Bi-Phasic Ag-In-Ga-Embedded Elastomer Inks for Digitally Printed, Ultra-Stretchable, Multi-layer Electronics

People involved:

Pedro Alhais Lopes

Daniel Félix Fernandes

André F. Silva

Daniel Green Marques

Aníbal T. de Almeida

Carmel Majidi

Mahmoud Tavakoli

A bi-phasic ternary Ag−In−Ga ink that demonstrates high electrical conductivity, extreme stretchability, and low electromechanical gauge factor (GF) is introduced. Unlike popular liquid metal alloys such as eutectic gallium−indium (EGaIn), this ink is easily printable and nonsmearing and bonds strongly to a variety of substrates. Using this ink and a simple extrusion printer, the ability to perform direct writing of ultrathin, multi-layer circuits that are highly stretchable , have excellent conductivity, and exhibit only a modest GF (0.9) related to the ratio of percent increase in trace resistance with mechanical strain is demonstrated. The ink is synthesized by mixing optimized quantities of EGaIn, Ag microflakes, and styreneisoprene block copolymers, which functions as a hyperelastic

AgInGa-SIS ink synthesis and printing. (a) The ink is synthesized by first dissolving SIS in toluene, followed by the addition and mixing of Ag flakes and EGaIn. (b) The final result ink has coherent and shiny appearance. (c) The ink rapidly forms a solid structure after coming out of the nozzle. (d) A simple extrusion-based printer is used for the printing of stretchable inks. The inset shows the possibility of extrusion of small free-standing geometries. (e) Three fabrication steps for printing multi-layer circuits includes, (i) direct writing (digital printing), (ii) laminating a layer of a prefabricated polymer or application of a thin film of a prepolymer using a thin-film applicator. (iii) Electrical VIAs are created using a CO2 laser or by drilling. These steps can be repeated for making multi-layer circuits. (f) Conductivity of the AgInGa ink compared to the AgSIS ink. (g) GF comparison between the two inks at 30, 50, and 100% strain. (h) R0, cycle = x/R0, cycle = 0 (0% strain) at different cycles during cycle tests. (i) Representation of a battery-free multi-layer NFC circuit, with a double-layer antenna for high-efficiency energy harvesting. Microchips are interfaced to the circuit using an anisotropic conductive film. (j) Printed NFC circuit over a medical-grade Tegaderm adhesive, transferred to the forearm. Inset image: when a mobile phone approaches the circuit, it lights an LED on the circuit and opens the SPM-ISR website in the mobile phone.

SEM and EDS analysis of ink samples. (a) Cross section of a printed sample. EGaIn droplets, Ag flakes, and newly formed AgIn2 microparticles are visible (SEM BSE) (25 μm scale bar). (b) Cross-sectional image at higher magnification, showing EGaIn, Ag microflakes, and AgIn2 (SEM BSE) (4 μm scale bar). (c) Schematic model of the trinary microstructure. AgIn2 particles are mostly present around liquid GaIn, while the remaining Ag flakes that did not form AgIn2 are distributed in the sample. (d) (SEM BSE and EDS) Elemental analysis of the sample and distribution of Ga, In, and Ag in the microstructure (5 μm scale bars).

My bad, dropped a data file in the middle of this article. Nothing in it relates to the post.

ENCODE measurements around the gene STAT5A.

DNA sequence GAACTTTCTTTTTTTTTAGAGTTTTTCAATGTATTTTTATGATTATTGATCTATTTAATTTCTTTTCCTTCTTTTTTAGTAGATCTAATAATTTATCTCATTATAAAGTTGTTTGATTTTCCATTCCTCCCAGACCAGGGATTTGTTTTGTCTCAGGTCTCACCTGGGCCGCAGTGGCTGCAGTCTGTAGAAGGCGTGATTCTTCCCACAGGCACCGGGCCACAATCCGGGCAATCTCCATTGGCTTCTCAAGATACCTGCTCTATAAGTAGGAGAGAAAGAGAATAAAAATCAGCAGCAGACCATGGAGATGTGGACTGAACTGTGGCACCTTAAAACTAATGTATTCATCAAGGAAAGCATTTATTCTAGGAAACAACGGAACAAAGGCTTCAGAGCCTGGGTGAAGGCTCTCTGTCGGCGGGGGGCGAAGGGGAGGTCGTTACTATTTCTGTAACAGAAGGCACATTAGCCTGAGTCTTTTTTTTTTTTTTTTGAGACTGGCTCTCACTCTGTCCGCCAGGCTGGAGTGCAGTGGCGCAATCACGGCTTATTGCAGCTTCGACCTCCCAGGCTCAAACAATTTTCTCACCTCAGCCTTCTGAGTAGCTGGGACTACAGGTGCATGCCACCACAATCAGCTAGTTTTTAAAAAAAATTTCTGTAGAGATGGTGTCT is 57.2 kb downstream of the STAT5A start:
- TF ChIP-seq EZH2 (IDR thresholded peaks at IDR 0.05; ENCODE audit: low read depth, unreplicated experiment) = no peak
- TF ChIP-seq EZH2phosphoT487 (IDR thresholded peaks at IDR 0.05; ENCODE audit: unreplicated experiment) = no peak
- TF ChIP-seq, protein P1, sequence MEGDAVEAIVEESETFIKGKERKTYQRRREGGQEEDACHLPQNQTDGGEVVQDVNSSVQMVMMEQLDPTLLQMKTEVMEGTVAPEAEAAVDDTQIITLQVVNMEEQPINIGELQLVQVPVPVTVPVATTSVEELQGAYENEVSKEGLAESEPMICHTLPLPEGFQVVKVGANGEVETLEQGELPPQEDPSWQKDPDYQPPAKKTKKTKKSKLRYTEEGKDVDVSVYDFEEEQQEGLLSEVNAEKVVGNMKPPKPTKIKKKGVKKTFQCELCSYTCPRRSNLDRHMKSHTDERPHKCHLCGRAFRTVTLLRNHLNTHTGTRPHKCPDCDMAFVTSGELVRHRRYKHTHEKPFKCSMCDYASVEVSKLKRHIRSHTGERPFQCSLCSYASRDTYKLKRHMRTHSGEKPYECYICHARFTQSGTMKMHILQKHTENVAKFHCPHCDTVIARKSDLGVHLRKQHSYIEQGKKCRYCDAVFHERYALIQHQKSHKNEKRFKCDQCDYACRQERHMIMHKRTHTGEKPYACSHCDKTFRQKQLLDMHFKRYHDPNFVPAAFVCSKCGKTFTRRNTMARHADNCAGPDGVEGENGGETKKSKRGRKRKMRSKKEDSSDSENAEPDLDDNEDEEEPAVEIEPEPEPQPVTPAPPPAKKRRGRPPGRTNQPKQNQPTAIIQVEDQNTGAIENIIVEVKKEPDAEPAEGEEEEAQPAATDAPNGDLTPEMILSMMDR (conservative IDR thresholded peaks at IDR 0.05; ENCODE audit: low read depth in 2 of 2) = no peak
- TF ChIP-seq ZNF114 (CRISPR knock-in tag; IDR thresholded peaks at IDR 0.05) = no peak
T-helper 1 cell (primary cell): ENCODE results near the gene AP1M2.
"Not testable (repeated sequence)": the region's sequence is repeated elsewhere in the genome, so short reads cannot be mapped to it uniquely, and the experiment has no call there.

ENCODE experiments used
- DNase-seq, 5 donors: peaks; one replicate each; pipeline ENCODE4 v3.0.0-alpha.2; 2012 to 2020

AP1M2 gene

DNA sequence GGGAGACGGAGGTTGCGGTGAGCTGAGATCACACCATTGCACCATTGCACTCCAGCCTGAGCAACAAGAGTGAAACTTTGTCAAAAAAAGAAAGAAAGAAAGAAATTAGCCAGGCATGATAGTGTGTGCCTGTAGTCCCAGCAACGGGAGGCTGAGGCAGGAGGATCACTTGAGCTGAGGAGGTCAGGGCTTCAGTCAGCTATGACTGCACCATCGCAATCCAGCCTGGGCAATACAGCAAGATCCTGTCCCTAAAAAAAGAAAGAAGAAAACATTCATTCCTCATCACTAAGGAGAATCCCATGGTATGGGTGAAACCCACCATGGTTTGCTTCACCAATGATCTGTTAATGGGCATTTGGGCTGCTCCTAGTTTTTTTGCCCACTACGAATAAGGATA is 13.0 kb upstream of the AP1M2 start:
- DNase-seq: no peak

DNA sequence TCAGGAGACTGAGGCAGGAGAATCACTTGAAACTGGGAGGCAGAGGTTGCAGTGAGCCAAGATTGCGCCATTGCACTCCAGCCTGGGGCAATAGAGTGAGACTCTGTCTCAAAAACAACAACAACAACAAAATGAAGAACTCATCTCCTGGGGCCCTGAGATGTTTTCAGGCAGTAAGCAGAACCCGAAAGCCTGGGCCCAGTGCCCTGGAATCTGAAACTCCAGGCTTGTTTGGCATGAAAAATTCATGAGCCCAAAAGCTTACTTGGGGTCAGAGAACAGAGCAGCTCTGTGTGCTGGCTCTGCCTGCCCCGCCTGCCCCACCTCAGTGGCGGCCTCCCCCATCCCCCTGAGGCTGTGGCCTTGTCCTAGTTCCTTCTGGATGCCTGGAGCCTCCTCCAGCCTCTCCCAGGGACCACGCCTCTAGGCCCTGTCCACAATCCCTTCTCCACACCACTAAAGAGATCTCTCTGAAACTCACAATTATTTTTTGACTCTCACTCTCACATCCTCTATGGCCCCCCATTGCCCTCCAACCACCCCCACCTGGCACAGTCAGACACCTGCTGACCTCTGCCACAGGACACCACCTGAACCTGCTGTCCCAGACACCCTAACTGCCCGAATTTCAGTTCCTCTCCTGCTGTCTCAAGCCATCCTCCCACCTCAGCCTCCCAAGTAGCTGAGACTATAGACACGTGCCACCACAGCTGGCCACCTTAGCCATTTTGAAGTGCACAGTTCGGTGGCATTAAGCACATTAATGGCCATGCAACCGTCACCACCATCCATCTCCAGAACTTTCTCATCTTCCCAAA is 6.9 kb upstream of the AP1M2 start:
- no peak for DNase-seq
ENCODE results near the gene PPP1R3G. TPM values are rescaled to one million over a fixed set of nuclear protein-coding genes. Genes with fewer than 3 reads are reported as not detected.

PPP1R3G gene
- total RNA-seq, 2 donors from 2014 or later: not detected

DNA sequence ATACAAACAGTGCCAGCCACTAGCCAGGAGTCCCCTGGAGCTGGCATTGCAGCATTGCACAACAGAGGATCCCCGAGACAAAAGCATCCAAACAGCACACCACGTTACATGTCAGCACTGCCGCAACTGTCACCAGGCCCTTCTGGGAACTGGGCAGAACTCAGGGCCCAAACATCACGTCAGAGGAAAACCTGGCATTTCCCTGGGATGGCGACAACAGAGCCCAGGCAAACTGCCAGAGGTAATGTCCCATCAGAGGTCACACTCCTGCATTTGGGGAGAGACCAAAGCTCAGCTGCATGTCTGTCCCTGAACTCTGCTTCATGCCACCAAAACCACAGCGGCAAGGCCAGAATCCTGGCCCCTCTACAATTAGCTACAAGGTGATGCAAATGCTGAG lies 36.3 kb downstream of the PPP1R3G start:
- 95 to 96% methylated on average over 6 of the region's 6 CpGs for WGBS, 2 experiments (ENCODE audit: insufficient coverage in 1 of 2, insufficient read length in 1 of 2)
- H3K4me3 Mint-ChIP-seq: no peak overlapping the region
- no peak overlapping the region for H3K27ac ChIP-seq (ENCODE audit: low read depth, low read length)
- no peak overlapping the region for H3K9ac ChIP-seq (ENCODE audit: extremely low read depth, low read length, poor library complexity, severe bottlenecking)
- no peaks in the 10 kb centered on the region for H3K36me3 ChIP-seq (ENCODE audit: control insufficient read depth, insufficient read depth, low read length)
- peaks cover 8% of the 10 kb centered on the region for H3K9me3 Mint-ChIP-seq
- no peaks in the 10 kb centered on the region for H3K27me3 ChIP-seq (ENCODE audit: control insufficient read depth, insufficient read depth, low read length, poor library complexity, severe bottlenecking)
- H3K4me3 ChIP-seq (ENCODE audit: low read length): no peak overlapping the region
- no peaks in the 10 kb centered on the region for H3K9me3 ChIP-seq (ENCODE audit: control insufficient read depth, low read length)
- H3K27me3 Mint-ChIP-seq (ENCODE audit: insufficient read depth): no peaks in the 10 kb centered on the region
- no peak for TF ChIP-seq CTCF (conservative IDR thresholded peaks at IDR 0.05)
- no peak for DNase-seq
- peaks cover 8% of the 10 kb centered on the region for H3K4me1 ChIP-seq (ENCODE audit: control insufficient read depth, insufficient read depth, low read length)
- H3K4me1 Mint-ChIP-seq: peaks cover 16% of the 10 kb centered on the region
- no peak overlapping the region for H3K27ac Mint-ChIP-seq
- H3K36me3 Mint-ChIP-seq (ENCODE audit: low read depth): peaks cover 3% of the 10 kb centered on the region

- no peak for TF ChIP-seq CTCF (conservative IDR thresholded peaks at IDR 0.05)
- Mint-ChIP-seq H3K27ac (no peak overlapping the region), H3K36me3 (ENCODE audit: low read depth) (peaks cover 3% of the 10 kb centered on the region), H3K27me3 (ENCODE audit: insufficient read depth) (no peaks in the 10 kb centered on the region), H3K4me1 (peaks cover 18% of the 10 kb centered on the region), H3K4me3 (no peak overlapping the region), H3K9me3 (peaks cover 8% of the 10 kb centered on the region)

Printing resolution. (a) Photo of 200 μm lines printed over an SIS substrate with varying spacing. (b) Coils printed over a Kapton substrate with 1 mm (left) and 200 μm line widths. (c) Example of printed lines over the SIS layer and the same sample under stretch (right). (d) Optical microscopy image of a printed line in rest and (e) during ∼50% strain (200 μm scale bars).

Examples of digitally printed stretchable circuits. (a) Matrix of LEDs under strain. (b) Multi-layer stretchable circuit made over an SIS substrate. Here, the SIS prepolymer is applied with a desired thickness, using a thin-film applicator, prior to the printing of each layer. (c) Circuit printed over the Tegaderm medical adhesive and transferred to the skin with LED powered on. (d) Examples of various printed circuits, including a strain gauge for the monitoring of the wrist bending and a circular coil. (e) Fully wireless circuit, composed of an RFID antenna for energy harvesting, a radio frequency to direct current module, and an LED, operated at 1 m distance from the transmitter, without battery.

The AgInGa-SIS ink and extrusion-based printing method represents an important step toward a universal approach for the rapid and scalable fabrication of stretchable electronics with complex multi-layer circuit architectures. Due to the simplicity, low cost, and widespread use of extrusion-based printers, extrusion printing of a resilient and stretchable ink is an enabling technology for further progress and customization in other fields of research and application. In particular, the AgInGa-SIS ink could be utilized for 3D-printed hybrid devices with embedded circuitry, customized e-textile, organ-interfacing bioelectronics, pressure-mapping films, soft robots, and printed sensors and antennas. It can also enable the facile fabrication of customized current collector designs for use in thin-film batteries and energy harvesting systems that are soft, flexible, and stretchable.

Selected Publications:
Bi-Phasic Ag–In–Ga-Embedded Elastomer Inks for Digitally Printed, Ultra-Stretchable, Multi-layer Electronics
Pedro Alhais Lopes, Daniel Félix Fernandes, André F. Silva, Daniel Green Marques, Aníbal T. de Almeida, Carmel Majidi, and Mahmoud Tavakoli
ACS Applied Materials & Interfaces 2021 13 (12), 14552-14561

DOI: 10.1021/acsami.0c22206